MEATH COUNTY Council has been accused of ignoring the magnitude of the findings of an international expert who says the Slane bypass could threaten the status of Brú na Bóinne as a Unesco world heritage site.
Dr Douglas Comer had also said the proposed road breaches the council’s own development plan, which says development must protect the amenity, views and landscape of the monuments in the world heritage site which includes Newgrange, Knowth and Dowth.
At the public hearing into the plans for the Slane bypass, Colm Mac Eochaidh SC, for former attorney general John Rogers who lives near the buffer zone for the world heritage site, asked whether they would be told if Dr Comer’s report constituted “significant further information” and as such it should be advertised to the public.
Dr Comer said the landscape’s heritage value was “as high as it gets” and the building of a road at or near a world heritage site was “the most problematic of all possible developments”. Of the effects of the proposed bypass, “none can be viewed as non-significant”.
The council is seeking permission from the planning board to build a 3.5km dual carriageway at a cost of €46 million.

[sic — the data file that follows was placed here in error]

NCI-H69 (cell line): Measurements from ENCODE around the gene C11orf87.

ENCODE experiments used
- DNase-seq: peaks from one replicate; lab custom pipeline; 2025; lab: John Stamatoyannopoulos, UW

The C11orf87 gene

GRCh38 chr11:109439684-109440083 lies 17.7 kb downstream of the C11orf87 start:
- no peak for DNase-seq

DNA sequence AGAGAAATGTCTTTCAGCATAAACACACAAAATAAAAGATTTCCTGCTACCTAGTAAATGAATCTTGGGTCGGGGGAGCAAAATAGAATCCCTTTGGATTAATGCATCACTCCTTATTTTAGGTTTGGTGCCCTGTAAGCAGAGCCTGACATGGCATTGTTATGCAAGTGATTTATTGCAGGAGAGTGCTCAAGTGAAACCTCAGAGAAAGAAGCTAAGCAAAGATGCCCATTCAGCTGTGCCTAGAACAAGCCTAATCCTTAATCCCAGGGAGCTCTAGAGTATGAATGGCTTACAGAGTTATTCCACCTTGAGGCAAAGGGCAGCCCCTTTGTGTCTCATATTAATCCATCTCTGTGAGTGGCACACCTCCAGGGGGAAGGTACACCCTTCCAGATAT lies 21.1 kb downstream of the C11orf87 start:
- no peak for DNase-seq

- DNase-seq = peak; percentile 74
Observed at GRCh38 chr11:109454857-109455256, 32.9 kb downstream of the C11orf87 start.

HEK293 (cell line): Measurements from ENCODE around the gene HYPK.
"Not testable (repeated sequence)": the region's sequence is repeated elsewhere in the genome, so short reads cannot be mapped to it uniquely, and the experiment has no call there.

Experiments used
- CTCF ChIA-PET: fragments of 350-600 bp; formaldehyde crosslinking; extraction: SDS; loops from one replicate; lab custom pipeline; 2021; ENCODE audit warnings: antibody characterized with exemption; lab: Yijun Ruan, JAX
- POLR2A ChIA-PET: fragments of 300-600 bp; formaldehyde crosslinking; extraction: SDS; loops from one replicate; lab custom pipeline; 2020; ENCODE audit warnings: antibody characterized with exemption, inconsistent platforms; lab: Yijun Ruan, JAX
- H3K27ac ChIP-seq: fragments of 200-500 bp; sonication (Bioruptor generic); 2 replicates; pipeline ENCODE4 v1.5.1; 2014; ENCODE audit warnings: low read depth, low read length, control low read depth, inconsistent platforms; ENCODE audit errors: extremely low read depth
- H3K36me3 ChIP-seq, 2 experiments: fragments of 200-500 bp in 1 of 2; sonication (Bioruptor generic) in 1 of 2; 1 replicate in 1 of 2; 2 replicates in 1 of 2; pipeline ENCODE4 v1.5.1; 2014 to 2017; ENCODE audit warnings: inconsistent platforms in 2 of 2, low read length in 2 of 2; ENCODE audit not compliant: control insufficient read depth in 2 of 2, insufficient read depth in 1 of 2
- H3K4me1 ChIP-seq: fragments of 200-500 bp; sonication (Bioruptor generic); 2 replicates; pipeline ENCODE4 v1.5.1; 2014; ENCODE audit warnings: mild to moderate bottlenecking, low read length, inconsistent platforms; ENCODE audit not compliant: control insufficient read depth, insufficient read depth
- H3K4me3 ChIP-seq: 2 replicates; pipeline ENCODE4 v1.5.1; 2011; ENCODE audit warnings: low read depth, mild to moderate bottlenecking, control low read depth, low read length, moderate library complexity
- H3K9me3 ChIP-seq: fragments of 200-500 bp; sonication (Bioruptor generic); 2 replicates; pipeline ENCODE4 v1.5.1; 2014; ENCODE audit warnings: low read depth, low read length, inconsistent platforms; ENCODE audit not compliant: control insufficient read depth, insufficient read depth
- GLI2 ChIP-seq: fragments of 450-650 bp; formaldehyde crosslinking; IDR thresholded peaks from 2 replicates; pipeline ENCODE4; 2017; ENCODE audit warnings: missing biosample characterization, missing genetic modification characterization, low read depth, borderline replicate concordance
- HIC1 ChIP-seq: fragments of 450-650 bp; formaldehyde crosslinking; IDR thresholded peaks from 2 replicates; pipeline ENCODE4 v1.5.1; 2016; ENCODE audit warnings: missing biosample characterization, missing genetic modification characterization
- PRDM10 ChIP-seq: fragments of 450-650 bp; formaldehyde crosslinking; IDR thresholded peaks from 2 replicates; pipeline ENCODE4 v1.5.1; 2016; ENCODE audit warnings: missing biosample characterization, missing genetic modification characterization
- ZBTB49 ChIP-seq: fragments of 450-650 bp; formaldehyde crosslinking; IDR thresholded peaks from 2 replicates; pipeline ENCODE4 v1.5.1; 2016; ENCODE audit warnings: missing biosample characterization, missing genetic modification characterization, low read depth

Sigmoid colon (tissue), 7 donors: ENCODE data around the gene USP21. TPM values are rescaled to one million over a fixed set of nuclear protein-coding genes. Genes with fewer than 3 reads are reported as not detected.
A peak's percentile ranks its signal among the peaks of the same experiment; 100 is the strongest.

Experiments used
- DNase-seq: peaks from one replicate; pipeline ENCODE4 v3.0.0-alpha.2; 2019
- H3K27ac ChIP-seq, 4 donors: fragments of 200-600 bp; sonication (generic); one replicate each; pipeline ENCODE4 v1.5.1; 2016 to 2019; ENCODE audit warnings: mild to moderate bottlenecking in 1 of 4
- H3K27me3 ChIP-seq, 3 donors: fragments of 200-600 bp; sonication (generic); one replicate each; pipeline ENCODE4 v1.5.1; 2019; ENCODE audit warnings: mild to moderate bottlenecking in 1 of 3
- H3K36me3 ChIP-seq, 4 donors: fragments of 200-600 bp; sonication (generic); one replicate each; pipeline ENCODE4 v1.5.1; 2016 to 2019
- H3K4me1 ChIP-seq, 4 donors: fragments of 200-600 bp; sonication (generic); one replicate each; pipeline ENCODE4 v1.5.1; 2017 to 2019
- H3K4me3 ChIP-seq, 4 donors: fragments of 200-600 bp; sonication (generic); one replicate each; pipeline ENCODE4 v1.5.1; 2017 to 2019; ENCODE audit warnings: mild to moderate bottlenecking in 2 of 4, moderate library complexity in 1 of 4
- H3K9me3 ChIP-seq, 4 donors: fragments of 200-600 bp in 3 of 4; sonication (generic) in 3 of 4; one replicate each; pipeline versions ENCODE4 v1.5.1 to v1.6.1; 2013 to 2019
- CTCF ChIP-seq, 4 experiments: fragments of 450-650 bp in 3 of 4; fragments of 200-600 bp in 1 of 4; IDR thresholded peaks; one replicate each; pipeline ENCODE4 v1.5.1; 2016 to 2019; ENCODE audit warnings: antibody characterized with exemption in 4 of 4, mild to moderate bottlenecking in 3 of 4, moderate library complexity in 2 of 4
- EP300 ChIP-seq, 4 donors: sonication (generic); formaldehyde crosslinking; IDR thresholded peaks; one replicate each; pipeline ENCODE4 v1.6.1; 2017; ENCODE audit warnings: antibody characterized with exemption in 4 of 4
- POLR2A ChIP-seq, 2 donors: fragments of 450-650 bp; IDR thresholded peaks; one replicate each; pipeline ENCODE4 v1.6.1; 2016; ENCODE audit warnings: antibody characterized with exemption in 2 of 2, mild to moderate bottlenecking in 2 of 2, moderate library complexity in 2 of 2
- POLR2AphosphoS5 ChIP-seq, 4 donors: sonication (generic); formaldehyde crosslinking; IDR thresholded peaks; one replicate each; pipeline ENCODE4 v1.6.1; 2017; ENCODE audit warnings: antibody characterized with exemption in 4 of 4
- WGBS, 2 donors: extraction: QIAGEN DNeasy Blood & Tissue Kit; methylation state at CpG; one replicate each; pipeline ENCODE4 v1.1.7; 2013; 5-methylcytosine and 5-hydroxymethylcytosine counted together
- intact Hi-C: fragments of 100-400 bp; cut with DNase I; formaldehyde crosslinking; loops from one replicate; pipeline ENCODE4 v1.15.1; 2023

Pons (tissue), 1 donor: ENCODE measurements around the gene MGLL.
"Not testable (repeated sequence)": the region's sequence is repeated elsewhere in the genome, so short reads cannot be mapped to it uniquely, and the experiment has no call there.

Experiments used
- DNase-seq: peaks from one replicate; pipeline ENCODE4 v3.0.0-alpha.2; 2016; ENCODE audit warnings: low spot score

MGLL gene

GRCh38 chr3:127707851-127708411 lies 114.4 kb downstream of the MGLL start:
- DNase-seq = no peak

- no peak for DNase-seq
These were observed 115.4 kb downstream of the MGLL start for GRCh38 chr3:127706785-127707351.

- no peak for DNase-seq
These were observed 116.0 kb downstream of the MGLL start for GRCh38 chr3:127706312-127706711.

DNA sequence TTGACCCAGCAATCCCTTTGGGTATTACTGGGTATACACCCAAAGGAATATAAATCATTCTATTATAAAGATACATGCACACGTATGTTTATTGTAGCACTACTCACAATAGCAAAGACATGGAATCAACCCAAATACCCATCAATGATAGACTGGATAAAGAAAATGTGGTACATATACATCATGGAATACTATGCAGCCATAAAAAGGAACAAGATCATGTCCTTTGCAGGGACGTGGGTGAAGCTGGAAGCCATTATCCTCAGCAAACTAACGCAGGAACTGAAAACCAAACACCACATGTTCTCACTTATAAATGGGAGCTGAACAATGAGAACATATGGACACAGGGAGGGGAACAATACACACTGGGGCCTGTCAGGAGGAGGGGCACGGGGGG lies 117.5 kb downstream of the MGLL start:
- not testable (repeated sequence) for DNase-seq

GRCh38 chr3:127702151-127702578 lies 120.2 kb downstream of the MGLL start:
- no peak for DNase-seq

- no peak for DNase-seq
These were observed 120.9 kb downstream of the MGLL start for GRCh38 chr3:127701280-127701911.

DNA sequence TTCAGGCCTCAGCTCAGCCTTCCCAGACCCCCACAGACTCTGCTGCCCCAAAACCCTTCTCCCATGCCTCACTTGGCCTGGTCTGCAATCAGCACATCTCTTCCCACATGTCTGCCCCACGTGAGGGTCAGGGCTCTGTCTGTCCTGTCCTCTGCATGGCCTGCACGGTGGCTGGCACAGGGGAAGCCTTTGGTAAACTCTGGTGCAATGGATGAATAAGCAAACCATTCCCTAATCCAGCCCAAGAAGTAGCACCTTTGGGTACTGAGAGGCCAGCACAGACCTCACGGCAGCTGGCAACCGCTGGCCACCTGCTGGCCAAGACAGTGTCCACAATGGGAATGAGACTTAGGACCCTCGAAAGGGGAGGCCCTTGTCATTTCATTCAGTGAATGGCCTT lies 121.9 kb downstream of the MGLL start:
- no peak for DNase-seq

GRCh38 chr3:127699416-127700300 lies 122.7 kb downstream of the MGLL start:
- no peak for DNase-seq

It retained Dr Comer on advice from An Bord Pleanála to assess independently the heritage impact on the site of the proposed road. He had advised the hearing that “almost certainly,” there would be a visit by experts from Unesco asking about gaps in information on the proposed road.
The three likely outcomes of that process included being de-listed as a world heritage site. He said “nowhere else in the world” had the monuments and continuity of settlement that was found at Brú na Bóinne.
Dr Comer also said he could not find any study on the implications of simply banning heavy goods vehicles from the village – proposed nearly two years ago – or a study on other alternatives to building the bypass.
He added that the Boyne bridge on the M1 motorway was “without a doubt incompatible” with the landscape that led to Brú na Bóinne being inscribed by Unesco.